June 5, 2020 / 11:42 AM / a month ago

Half-freed from lockdown, Spaniards rush to shops, card payments show

FILE PHOTO: People wearing protective face masks walk past an outdoor seating section of a Zurich bar at Catalunya square, as some Spanish provinces are allowed to ease lockdown restrictions during phase one, amid the coronavirus disease (COVID-19) outbreak, in Barcelona, Spain, May 25, 2020. REUTERS/Nacho Doce?

MADRID (Reuters) - The easing of Spain’s coronavirus lockdown led Spaniards to spend with gusto in May after halting buying for a month and a half, bank-card transaction data from Spain’s second-largest bank BBVA (BBVA.MC) showed on Friday.

Spending rose 8% in May in provinces which reached Phase 2,a more advanced stage of Spain’s four-part de-escalation plan. In some provinces, spending rose 16%. By comparison, total bank-card transactions in shops fell 60% in April year-on-year.

Spending on food, domestic appliances, health, books and media drove the increase. Leisure and travel showed no signs of revival as the two industries were all but paralysed.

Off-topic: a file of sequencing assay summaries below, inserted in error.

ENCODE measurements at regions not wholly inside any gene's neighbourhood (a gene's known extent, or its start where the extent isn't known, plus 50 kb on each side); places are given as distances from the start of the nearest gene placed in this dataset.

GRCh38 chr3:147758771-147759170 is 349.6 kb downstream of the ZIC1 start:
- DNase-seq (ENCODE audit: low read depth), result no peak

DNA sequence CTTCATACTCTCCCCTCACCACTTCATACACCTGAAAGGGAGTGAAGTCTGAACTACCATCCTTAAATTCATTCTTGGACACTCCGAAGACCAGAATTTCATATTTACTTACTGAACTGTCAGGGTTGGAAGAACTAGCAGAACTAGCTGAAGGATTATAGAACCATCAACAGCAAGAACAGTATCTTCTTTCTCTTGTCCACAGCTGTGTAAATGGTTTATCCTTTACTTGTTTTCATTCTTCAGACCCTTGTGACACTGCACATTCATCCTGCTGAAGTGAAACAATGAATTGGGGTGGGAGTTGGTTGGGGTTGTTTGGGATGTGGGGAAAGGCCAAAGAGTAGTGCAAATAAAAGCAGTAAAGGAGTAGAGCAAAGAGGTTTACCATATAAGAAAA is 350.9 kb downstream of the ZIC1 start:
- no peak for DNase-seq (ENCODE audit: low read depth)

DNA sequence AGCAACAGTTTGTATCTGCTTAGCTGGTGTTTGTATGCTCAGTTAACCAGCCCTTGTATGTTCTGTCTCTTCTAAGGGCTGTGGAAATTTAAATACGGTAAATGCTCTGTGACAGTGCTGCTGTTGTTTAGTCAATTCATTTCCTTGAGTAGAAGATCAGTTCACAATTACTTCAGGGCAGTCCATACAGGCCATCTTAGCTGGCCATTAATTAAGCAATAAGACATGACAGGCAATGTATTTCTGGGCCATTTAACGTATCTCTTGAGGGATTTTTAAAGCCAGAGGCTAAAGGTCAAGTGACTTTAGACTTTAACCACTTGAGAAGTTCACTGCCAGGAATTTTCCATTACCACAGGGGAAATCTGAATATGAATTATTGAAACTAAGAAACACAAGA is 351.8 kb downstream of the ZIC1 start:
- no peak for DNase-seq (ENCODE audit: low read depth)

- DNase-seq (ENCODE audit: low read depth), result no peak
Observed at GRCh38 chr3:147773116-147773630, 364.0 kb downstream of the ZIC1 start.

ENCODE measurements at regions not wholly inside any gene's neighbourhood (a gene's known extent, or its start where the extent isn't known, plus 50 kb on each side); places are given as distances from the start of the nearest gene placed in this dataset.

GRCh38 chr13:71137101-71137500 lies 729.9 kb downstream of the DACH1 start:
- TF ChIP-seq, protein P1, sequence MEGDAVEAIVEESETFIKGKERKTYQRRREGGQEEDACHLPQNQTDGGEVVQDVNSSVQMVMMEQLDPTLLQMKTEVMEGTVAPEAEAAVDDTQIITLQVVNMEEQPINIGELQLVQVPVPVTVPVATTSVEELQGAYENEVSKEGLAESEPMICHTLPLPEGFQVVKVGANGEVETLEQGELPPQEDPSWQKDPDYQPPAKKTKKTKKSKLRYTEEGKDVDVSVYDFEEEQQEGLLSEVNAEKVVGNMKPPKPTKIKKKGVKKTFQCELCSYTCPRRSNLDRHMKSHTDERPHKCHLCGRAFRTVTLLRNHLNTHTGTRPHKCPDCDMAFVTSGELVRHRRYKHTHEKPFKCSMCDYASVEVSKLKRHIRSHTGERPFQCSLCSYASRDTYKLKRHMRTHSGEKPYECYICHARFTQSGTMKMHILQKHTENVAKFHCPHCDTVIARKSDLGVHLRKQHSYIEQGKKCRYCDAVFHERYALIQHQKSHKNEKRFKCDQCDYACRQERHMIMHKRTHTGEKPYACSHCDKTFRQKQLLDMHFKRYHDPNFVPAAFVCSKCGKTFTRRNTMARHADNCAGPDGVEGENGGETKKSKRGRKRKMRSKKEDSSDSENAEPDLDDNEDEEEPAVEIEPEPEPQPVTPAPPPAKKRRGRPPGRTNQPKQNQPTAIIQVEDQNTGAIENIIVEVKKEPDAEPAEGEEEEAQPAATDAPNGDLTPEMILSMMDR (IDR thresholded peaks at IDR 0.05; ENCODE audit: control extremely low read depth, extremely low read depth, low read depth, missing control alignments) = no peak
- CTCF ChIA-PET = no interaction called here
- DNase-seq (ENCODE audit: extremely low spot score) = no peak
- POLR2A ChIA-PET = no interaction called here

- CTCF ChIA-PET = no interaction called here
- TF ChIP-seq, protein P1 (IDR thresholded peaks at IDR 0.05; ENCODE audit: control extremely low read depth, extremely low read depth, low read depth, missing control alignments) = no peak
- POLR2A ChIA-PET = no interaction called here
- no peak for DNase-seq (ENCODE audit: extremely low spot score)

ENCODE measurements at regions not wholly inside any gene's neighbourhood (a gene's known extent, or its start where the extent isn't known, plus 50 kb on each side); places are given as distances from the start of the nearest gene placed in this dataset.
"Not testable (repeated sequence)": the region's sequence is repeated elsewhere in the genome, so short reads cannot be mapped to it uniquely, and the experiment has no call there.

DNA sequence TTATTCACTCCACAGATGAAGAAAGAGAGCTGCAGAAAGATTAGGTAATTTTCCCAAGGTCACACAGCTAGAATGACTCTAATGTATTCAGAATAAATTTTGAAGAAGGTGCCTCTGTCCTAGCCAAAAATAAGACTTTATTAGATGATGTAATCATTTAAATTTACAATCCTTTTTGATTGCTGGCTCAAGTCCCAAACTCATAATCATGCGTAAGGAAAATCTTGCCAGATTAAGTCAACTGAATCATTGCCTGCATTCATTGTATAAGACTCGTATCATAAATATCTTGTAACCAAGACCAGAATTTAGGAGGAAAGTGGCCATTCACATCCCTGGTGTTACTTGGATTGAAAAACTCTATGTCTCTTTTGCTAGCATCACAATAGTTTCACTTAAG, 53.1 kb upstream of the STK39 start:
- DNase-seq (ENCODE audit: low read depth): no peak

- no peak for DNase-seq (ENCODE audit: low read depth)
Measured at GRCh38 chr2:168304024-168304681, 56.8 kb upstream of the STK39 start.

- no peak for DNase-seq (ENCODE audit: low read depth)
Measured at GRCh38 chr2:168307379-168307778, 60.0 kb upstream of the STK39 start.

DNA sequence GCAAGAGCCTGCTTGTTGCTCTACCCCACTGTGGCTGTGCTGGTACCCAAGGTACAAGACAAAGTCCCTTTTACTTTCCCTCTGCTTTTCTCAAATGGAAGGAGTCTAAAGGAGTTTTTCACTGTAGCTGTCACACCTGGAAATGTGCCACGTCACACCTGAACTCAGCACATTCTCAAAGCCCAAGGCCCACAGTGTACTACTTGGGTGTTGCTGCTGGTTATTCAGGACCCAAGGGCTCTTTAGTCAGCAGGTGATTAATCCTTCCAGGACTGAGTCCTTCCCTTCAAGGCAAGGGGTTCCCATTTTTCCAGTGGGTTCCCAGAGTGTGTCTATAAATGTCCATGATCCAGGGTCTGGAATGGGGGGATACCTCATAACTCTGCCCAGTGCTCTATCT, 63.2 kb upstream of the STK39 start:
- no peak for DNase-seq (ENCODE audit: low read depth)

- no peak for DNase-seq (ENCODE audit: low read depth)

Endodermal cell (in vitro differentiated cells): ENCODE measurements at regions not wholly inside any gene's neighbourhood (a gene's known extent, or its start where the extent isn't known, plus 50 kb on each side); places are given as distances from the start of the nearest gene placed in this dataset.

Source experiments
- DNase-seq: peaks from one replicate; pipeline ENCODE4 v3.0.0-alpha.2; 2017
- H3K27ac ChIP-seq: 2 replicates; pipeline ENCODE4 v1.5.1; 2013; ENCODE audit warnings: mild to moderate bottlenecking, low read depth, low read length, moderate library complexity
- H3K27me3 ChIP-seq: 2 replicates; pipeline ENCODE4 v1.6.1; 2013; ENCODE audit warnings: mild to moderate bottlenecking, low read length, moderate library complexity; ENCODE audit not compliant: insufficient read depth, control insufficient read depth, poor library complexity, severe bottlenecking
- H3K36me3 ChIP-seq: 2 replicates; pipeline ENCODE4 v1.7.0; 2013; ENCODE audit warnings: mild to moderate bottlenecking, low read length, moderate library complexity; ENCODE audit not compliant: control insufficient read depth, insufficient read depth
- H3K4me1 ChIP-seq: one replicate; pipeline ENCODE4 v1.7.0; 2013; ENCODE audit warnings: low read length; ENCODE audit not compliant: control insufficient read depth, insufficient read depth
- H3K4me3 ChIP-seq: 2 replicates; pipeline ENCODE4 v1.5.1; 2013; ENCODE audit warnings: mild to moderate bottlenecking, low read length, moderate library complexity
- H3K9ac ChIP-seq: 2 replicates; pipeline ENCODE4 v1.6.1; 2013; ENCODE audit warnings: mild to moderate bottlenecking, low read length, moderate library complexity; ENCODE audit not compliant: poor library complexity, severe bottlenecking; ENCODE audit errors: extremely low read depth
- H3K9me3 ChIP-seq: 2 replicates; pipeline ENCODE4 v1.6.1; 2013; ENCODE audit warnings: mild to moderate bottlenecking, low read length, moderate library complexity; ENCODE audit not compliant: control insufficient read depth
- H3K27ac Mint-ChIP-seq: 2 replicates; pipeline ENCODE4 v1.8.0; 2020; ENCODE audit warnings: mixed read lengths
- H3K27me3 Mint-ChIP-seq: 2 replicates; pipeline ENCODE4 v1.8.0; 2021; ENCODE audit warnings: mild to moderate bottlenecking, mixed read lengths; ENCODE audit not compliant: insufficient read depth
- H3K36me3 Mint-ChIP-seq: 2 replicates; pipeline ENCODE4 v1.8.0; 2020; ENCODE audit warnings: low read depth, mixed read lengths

The easing of restrictions also hurt online spending, which only represented 15% of total consumption, versus 18% in the same period last year.

Consumer spending in areas that remained in Phase 1 did not improve, contracting by roughly 10% in the final week of May, BBVA said.

Spain has suffered one of the world’s worst coronavirus outbreaks, with 27,133 deaths and 240,660 confirmed cases so far. The economy, which relies heavily on tourism and hospitality, contracted 5.2% in the first quarter.

If Spain’s economy shrinks by 13.5% in 2020 — the most pessimistic projection — the risk of insolvency for Spain’s businesses could triple, and in the worst-affected sectors even multiply by a factor of eight, McKinsey’s Global Institute said on Friday.

Small and medium companies account for a larger part of Spanish economy than the European Union average — 47% of Spain’s workforce is employed in companies with fewer than 20 employees — and are especially vulnerable to economic crises, McKinsey added.

Reporting by Clara-Laeila Laudette; additional reporting by Belen Carreno; editing by Inti Landauro, Larry King

0 : 0
  • narrow-browser-and-phone
  • medium-browser-and-portrait-tablet
  • landscape-tablet
  • medium-wide-browser
  • wide-browser-and-larger
  • medium-browser-and-landscape-tablet
  • medium-wide-browser-and-larger
  • above-phone
  • portrait-tablet-and-above
  • above-portrait-tablet
  • landscape-tablet-and-above
  • landscape-tablet-and-medium-wide-browser
  • portrait-tablet-and-below
  • landscape-tablet-and-below